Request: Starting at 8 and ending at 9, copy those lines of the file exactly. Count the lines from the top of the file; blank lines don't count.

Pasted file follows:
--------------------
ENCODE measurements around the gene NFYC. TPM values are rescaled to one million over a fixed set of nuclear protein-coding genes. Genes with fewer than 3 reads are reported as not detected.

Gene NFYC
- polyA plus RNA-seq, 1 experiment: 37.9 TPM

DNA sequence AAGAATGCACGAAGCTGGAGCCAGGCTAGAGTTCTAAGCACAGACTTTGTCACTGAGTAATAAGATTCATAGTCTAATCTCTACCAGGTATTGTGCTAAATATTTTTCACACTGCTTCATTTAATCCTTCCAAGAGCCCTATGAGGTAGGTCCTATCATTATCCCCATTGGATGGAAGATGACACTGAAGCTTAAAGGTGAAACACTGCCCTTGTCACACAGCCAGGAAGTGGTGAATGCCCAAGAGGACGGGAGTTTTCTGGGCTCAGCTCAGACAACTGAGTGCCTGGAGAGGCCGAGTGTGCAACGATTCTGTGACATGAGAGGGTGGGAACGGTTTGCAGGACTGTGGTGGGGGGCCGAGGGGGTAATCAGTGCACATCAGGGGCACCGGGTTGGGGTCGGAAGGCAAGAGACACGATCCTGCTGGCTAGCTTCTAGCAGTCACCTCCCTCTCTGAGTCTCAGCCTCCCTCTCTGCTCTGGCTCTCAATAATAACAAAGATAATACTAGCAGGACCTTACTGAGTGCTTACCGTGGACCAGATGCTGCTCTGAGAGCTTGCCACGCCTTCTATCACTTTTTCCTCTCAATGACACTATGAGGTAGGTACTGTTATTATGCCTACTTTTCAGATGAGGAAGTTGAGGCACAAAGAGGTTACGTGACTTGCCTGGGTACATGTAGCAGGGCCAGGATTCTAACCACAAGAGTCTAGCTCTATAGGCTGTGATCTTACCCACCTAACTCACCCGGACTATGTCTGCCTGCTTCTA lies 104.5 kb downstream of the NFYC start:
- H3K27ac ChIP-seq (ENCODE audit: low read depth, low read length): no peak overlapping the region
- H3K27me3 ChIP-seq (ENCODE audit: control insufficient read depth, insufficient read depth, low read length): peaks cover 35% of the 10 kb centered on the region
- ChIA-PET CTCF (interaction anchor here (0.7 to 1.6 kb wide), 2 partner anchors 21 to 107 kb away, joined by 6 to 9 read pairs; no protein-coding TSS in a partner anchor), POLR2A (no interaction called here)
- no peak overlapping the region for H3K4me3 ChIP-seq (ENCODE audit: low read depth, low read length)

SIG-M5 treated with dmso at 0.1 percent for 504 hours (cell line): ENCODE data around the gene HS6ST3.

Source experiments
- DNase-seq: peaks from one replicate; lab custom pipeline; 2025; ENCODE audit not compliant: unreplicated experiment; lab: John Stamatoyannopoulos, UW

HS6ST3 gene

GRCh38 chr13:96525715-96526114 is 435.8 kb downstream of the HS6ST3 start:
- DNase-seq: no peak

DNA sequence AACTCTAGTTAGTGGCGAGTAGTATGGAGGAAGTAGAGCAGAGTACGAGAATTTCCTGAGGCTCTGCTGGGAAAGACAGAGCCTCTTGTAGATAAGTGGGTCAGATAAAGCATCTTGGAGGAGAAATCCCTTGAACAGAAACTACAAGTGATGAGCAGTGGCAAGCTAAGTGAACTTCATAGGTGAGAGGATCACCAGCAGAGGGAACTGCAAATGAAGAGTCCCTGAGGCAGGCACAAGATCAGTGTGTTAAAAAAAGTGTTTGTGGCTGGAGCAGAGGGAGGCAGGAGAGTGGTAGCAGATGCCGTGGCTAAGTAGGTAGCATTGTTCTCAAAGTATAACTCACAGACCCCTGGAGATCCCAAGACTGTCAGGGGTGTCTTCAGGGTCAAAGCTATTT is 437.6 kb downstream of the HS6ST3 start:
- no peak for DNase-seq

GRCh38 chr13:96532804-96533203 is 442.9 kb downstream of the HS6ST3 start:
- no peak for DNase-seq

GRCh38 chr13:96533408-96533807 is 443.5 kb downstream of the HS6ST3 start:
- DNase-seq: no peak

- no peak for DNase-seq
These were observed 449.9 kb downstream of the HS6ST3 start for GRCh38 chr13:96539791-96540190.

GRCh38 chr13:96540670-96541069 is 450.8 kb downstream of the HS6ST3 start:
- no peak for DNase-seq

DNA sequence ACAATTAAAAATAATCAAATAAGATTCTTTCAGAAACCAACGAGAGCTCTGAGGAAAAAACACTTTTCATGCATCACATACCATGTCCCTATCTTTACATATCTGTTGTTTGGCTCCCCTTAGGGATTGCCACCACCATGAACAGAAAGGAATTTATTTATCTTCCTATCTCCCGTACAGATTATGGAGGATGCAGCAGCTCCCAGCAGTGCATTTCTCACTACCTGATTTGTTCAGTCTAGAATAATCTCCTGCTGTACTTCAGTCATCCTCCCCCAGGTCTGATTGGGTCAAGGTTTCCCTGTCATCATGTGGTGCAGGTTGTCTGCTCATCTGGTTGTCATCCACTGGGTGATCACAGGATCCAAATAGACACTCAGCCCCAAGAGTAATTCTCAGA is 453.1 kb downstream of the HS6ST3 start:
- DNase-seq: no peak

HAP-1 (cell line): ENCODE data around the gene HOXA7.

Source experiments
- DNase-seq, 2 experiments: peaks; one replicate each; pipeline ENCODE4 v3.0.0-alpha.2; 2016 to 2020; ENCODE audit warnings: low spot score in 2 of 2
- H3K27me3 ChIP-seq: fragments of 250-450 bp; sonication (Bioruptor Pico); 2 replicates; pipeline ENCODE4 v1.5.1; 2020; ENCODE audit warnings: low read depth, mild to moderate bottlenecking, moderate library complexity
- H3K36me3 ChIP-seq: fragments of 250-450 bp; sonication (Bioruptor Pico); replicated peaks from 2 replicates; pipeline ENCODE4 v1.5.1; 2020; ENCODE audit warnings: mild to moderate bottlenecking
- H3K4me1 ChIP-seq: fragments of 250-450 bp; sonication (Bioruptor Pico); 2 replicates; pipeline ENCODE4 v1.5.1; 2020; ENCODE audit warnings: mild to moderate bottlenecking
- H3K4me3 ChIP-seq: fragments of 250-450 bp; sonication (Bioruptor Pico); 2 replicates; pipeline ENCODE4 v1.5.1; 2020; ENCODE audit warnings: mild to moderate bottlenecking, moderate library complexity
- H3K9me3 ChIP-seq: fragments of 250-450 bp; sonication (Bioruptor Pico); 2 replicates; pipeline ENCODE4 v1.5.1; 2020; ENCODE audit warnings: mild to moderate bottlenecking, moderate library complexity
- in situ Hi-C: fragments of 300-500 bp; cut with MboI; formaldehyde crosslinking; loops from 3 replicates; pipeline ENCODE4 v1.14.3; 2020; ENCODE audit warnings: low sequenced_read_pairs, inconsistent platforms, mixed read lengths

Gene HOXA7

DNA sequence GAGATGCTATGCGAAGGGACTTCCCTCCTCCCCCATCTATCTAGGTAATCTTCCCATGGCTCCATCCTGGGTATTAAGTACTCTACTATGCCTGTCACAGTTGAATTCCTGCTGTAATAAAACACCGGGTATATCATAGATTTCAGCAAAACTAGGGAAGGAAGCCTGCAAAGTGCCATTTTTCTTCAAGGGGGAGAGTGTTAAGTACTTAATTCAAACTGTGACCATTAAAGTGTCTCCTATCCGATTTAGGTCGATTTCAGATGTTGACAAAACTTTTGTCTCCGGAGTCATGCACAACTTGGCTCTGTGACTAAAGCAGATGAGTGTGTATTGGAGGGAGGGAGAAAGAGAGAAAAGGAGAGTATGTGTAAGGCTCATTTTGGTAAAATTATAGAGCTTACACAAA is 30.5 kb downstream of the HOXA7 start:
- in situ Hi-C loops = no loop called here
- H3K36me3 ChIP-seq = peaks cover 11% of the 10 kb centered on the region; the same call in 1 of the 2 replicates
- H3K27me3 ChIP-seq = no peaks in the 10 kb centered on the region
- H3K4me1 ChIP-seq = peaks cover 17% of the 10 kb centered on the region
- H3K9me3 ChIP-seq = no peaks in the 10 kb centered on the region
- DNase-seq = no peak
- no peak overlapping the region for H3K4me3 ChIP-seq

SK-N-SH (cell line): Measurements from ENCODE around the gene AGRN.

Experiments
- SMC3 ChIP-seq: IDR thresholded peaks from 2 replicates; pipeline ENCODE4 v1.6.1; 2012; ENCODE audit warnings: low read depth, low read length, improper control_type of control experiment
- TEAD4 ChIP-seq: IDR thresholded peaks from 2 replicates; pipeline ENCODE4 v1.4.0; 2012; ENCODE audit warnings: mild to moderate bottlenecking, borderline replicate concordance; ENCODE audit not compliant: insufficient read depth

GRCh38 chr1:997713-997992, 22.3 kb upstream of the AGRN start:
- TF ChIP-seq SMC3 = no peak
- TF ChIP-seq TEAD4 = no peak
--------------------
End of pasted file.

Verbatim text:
- no peak overlapping the region for H3K4me3 ChIP-seq (ENCODE audit: low read depth, low read length)

SIG-M5 treated with dmso at 0.1 percent for 504 hours (cell line): ENCODE data around the gene HS6ST3.